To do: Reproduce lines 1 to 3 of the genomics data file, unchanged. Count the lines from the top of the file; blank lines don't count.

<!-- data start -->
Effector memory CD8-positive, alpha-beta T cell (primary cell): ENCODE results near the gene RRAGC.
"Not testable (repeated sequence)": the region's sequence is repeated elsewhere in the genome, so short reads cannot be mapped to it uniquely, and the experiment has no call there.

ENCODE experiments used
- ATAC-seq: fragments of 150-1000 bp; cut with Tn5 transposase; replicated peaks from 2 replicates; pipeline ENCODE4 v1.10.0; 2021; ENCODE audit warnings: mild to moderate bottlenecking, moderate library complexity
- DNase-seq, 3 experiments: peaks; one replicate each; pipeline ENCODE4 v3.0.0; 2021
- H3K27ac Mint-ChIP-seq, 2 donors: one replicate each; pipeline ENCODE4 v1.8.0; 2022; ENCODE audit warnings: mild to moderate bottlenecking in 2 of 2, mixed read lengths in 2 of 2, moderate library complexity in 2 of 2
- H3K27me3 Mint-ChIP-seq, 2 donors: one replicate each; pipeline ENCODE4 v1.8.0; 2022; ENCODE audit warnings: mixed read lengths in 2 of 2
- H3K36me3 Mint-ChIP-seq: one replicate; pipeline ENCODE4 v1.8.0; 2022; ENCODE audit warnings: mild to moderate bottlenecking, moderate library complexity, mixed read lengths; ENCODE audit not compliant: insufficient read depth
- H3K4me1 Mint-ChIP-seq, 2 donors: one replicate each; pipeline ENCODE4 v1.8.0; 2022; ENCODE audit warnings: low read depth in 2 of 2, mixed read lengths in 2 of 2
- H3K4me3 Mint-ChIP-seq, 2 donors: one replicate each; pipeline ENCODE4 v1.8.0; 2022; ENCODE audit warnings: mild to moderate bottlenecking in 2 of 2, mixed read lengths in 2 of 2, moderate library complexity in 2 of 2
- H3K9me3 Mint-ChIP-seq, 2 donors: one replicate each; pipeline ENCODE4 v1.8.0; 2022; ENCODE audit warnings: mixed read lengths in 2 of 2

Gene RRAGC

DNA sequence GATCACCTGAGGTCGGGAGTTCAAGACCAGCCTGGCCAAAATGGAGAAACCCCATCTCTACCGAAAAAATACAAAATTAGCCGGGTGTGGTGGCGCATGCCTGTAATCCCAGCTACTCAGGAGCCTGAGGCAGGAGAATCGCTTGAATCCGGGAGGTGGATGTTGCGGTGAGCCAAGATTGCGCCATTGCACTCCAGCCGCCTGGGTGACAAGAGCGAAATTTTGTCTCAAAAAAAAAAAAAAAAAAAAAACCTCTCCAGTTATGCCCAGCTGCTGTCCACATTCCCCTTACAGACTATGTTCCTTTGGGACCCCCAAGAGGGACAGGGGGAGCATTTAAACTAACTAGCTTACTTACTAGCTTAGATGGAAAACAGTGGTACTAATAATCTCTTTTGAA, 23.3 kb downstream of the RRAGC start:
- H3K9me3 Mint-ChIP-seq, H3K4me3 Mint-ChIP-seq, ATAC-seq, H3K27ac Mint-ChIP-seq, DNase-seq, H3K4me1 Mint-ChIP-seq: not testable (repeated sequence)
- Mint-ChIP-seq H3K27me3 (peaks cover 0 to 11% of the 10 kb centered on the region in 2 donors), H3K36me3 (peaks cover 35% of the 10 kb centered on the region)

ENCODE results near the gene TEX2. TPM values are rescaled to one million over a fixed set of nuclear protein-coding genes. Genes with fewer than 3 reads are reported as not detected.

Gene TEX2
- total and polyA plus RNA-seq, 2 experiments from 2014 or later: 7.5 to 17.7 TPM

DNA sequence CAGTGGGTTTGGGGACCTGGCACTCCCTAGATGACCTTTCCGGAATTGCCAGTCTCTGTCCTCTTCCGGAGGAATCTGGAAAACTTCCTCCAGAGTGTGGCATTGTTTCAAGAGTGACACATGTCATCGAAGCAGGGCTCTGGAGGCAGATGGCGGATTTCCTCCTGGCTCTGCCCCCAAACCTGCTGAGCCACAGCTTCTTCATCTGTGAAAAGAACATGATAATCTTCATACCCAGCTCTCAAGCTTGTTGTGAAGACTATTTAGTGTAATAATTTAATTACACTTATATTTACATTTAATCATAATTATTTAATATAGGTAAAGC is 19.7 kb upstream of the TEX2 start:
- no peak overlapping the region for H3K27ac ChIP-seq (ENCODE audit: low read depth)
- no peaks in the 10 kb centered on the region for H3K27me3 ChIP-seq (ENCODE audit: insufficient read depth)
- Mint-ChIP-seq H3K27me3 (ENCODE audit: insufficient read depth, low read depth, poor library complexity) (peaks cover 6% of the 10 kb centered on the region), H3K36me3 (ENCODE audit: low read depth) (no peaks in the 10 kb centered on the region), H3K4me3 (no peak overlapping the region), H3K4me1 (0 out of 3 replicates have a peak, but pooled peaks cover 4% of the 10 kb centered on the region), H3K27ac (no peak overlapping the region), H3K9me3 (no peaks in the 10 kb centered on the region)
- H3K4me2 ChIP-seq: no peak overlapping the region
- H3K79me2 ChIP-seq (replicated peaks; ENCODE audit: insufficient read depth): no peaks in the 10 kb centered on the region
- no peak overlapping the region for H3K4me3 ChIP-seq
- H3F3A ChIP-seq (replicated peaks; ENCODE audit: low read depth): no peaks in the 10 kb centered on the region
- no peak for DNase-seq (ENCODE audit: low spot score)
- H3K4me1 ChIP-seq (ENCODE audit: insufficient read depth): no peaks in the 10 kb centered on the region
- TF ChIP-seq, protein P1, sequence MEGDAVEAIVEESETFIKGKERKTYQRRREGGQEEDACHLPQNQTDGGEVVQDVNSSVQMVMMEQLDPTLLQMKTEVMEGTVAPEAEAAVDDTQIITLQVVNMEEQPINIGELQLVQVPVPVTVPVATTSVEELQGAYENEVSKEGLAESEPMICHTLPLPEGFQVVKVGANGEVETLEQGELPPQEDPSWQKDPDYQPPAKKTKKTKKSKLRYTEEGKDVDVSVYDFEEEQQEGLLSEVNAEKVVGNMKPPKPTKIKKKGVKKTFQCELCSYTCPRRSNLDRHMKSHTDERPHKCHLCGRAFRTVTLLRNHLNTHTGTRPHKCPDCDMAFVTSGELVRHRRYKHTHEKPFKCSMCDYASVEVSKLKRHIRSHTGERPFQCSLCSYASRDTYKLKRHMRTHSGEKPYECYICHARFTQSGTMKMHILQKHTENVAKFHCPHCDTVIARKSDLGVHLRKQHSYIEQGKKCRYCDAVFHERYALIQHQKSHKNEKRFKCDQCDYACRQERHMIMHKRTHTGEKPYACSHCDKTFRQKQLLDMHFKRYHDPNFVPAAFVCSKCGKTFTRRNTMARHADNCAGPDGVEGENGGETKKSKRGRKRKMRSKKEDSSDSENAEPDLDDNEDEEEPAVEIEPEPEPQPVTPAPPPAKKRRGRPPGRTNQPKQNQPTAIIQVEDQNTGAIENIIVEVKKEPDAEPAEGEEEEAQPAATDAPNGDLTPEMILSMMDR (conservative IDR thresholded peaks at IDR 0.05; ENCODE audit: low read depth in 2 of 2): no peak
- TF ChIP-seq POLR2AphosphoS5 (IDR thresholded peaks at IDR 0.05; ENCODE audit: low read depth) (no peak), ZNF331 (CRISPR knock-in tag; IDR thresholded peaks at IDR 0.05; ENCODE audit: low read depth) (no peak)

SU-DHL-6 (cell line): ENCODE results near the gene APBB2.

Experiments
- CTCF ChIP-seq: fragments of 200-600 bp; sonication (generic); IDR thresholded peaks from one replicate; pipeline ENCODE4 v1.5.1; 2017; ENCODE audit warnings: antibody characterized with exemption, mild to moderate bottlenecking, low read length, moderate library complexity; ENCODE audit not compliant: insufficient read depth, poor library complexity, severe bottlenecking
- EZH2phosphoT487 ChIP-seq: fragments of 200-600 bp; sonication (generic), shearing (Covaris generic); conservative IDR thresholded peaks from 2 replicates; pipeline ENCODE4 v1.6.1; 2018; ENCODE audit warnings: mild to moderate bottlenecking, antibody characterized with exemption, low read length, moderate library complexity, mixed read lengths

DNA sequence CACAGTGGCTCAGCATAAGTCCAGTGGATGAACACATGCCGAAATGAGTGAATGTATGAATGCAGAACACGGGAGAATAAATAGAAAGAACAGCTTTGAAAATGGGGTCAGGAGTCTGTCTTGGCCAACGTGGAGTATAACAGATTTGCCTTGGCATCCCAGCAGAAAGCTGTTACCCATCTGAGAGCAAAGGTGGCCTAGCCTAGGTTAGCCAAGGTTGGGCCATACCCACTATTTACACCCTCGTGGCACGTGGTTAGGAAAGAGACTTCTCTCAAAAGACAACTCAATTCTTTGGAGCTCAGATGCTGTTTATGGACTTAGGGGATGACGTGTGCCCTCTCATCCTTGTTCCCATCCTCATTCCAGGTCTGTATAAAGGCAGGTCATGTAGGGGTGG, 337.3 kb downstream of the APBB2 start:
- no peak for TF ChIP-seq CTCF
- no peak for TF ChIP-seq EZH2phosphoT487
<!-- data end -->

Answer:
Effector memory CD8-positive, alpha-beta T cell (primary cell): ENCODE results near the gene RRAGC.
"Not testable (repeated sequence)": the region's sequence is repeated elsewhere in the genome, so short reads cannot be mapped to it uniquely, and the experiment has no call there.

ENCODE experiments used